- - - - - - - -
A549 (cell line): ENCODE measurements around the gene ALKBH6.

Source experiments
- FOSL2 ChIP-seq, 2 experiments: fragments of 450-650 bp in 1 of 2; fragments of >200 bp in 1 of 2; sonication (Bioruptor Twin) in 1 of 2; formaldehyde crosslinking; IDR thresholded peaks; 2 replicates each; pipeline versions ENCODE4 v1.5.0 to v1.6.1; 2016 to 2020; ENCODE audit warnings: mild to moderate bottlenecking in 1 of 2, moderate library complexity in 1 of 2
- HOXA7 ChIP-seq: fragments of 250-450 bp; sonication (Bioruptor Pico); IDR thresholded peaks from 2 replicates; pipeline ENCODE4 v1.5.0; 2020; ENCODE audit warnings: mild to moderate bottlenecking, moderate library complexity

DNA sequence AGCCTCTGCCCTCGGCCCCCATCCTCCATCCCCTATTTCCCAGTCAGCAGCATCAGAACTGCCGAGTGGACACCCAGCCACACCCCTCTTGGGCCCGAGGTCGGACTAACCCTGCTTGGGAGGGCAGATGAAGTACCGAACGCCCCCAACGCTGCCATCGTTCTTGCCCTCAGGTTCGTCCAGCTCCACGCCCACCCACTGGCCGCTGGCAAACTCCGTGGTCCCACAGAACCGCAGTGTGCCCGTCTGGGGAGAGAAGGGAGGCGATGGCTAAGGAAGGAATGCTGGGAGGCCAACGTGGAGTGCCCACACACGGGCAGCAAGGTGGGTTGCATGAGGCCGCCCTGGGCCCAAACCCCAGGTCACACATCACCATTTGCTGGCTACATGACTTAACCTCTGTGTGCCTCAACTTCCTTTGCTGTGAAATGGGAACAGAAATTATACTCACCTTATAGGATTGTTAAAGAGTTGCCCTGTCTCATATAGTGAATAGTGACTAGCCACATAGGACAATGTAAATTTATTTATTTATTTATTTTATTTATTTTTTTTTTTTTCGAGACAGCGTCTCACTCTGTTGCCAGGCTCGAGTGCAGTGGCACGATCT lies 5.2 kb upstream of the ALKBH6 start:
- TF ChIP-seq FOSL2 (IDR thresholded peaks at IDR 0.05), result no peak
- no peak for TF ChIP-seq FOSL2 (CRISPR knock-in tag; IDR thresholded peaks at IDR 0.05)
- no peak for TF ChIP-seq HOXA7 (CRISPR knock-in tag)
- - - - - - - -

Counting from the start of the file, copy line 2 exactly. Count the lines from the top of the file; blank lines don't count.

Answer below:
Source experiments